By Anne Cacherell
Meet Richard Avanzino, also known as the father and the pioneer of the “No Kill Movement,” which promotes a revolutionized form of animal sheltering. This strategy does not kill healthy or treatable animals in shelters; instead it follows a guiding philosophy that provides comfortable housing and medical care to homeless cats and dogs. It also reserves euthanasia for terminally ill animals and for those considered dangerous to public safety.
During his 22-year tenure (1976-1999) as the President of the San Francisco SPCA, Avanzino created several animal welfare programs that brought euthanasia rates down dramatically. In 1999, he joined Maddie’s Fund, a nonprofit organization that offers grants towards lifesaving community programs that support the status and well-being of companion animals.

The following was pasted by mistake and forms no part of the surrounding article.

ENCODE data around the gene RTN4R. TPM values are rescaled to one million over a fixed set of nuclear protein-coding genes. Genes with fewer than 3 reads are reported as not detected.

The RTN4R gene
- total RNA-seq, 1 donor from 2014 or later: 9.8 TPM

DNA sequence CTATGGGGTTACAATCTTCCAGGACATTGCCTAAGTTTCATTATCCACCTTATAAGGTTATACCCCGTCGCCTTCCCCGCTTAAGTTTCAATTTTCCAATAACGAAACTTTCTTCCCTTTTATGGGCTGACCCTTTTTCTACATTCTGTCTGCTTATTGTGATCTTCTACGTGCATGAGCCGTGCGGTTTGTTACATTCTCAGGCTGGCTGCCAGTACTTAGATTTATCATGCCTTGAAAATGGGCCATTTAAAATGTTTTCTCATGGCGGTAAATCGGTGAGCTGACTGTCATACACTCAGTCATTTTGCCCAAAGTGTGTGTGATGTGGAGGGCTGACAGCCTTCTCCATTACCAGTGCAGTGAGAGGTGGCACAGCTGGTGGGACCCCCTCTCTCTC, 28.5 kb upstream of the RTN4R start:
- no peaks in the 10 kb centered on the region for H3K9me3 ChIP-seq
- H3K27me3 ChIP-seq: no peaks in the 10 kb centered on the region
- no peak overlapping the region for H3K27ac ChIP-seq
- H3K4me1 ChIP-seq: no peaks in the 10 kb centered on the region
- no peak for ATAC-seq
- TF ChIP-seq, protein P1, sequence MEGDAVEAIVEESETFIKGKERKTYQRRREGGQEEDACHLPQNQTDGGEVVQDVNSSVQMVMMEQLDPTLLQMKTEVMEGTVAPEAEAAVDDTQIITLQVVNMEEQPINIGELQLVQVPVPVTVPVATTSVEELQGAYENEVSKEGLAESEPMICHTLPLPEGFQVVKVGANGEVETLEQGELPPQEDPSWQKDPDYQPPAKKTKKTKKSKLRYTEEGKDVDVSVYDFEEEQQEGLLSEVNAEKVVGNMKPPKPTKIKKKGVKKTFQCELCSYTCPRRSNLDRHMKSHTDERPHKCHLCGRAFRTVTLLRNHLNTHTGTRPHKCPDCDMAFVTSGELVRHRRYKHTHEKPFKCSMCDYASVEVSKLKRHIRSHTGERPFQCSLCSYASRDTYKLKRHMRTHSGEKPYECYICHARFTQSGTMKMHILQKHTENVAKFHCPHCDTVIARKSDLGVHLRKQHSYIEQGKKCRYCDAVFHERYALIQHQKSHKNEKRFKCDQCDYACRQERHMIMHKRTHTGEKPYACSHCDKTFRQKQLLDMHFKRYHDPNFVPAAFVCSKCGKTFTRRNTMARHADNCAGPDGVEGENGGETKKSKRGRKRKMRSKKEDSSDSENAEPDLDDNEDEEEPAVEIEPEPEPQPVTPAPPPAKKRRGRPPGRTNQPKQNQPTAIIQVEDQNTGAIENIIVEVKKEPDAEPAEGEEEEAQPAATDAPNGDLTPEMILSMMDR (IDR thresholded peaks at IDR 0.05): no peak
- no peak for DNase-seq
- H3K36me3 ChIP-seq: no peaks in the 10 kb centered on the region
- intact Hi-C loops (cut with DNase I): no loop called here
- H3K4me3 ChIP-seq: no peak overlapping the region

After 17 years of outstanding leadership and remarkable dedication with Maddie’s Fund, the 72-year old “no kill” visionary stepped down in June 2015 to retire from day-today operations. With over 39 years of service in the industry, Avanzino has successfully turned the U.S. into a “No Kill” nation and has become an inspiration to the entire animal welfare movement.
Do you agree that companion animals should be treated as sentient beings and not as properties? Let’s honor Avanzino’s work by sharing his story.